The Myth of the 40-Hour Work Week By Steve Diggs

Steve Diggs - Speaker and authorIn the 1930’s the United States government told us a lie. They told us that if we were working 40 hours per week…we were fully employed. Wow. That may have been the first time in 5000 years of recorded human history that anyone had ever heard that! Historically, a typical workweek included 12-hour days, six days a week.

There are 168 hours in a week. As a guy who has worked plenty of 80- and 90-hour weeks, I can tell you there’s nothing that says you can’t work more than 40 of them. As a matter of fact, some of the most successful people I know are people who work half-time…12-hour days.

Seriously, if you just want to get by and retire at 70 with Social Security, 40 hours per week might do it. But if you dream of living an extraordinary life, you may want to work more. You will find joy in your work. It won’t be a burden.

Great salespeople are the ones who pay no attention to the clock. As a matter of fact, they see the clock as their friend. They realize that most of their peers are clock-watchers who can’t leave work early enough. But fabulously effective salespeople thrive on working when their peers are goofing off. They see it as an opportunity to get ahead. The good news is you don’t have to be smart, highly educated, or well connected to work some extra hours.

Some people will protest and say, “If I work more than 40 hours every week I won’t have time with my family and friends.”

In a word: WRONG! Don’t fall for the line that you can’t have a life if you work more than 40 hours each week. You can. It is simply a matter of managing your time.

Think about it. Do a little personal inventory of what you’re doing with your time. Suppose you decided to routinely invest 60 hours weekly in your work. Then factor in some sleep time. Since much of the American workforce is desperately sleep-deprived, be sure you get enough…say eight hours nightly. That’s another 56 hours. We’re now up to 116 of our 168 hours.

Now, let’s include some time for personal stuff, meals, church, grooming, etc. Let’s say 18 hours weekly. We’re now up to a 134 hours. By my count, that leaves you with 34 hours. And if we turned off the TV, quit wasting time, and stopped indulging in too much recreation, we could do a lot of good things.

Research in 2007 reported that the average father spends 6.5 hours weekly with his children. (By the way, that’s up 153 percent since the 1960s.) But let’s suppose you want to be a great parent and you elect to spend twice as much time with your kids…13 hours weekly. You’d still have 21 more hours to do with as you wish.

But sadly, the black hole for many of us isn’t the time we spend at work or with our families. It’s the time we spend in front of the tube. Research says that the average American watches 35 hours of television each week! Unbelievable!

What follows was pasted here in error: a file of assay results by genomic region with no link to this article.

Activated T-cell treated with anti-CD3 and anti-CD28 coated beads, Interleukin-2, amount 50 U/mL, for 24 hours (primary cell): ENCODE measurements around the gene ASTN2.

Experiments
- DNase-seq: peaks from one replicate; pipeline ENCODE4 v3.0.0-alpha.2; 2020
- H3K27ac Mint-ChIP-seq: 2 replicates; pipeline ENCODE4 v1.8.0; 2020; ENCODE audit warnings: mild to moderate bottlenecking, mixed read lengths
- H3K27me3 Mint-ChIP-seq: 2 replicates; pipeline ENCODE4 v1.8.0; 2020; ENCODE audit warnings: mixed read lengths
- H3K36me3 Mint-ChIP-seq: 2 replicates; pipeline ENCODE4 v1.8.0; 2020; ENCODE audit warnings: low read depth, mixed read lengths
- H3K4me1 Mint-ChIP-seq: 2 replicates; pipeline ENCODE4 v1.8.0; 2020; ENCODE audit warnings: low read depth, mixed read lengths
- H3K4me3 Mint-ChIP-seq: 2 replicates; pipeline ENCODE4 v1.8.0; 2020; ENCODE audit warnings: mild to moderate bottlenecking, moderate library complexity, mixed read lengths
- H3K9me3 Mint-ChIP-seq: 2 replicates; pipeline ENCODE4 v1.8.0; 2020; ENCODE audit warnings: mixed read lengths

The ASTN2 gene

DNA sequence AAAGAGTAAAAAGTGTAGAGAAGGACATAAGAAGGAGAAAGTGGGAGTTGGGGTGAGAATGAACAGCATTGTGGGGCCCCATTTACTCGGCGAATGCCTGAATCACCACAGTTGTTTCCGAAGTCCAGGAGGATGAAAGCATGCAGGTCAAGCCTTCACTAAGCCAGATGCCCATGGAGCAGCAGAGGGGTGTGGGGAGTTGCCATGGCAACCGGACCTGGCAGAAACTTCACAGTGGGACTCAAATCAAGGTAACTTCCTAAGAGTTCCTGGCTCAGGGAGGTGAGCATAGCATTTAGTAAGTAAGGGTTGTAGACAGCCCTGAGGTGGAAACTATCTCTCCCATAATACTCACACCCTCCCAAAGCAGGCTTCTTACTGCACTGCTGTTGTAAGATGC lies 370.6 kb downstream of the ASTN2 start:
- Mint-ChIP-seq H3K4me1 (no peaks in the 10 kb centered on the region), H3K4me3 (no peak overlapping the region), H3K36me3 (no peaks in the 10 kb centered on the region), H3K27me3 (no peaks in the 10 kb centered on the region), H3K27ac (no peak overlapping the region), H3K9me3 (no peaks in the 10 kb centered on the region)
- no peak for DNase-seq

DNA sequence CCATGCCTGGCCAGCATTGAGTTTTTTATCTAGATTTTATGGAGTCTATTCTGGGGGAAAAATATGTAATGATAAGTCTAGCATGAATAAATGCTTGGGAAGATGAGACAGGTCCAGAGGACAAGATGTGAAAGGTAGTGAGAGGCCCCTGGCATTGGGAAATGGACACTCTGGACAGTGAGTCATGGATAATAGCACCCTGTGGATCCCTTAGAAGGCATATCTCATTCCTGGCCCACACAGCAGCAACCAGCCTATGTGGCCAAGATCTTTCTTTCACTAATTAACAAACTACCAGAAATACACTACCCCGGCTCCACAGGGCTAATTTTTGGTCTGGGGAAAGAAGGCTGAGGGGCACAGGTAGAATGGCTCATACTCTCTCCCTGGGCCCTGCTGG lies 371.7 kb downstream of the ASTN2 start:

No, I’m not suggesting that you can’t allow some time for TV and video games. But remember, one of the main reasons we watch all the TV and play all those video games is because we’re in a mental funk. We feel depressed. So, just like a junkie, we “shoot up” by numbing our brains this way. It gives us a temporary release and distracts our sadness.

So, it would be fair to ask, “Where does this funk come from?”

For many of us it comes from concerns about not having enough money. Sometimes it’s because we’re disappointed in our own failures and lack of productivity. Other times it’s because we realize that our peers are performing better than we are.

So, here’s my question to you: which one of those problems would not be solved (and, resolved) if you simply spent more time in productive selling? The selling will lighten your money concerns. The selling will give you a sense of dignity, accomplishment, and self-worth. And the selling will make you stand taller with your peers.

People who work more hours become more productive in all their activities. The time they spend with their families is more focused and gratifying. The time they spend serving others and nurturing their spiritual lives is more fulfilling. And the time they spend watching TV is more enjoyable…and less guilt-ridden.

The fact is: laziness and diligence have one thing in common. They are both self-fulfilling prophecies. Whichever way you choose to spend your life will be fulfilled in the way your life ends up. Choose carefully.

A FINAL WARNING: As a speaker and writer I have to paint with a broad brush. Most of what I say will apply to most people. But there are always those for whom my advice is not appropriate. If you tend to be a workaholic, disregard what I’ve said in this Thought Sparkler. Your job is to re-balance your life in the other direction. I don’t encourage anyone to work as many hours as I once did. Routinely working 80- and 90-hour weeks is crazy. It’s dangerous. It can break your health physically, relationally, and spiritually. Beware!
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A star salesman himself, STEVE DIGGS (CSP) has been selling…and teaching others how to sell…for over 35 years. From his days with the Southwestern Company, to the real estate and automotive businesses, he’s done it all. He is a serial entreprenuer and the founder of six successful sales-driven companies. Today, his Fast-Forward Leadership & Sales™ presentations and coaching events are wildly popular nationwide. A best selling author, he speaks to audiences over 100 times yearly… always high-content, lots of laughs, magic tricks and motivation! More at www.SteveDiggs.com or call 615-300-8263.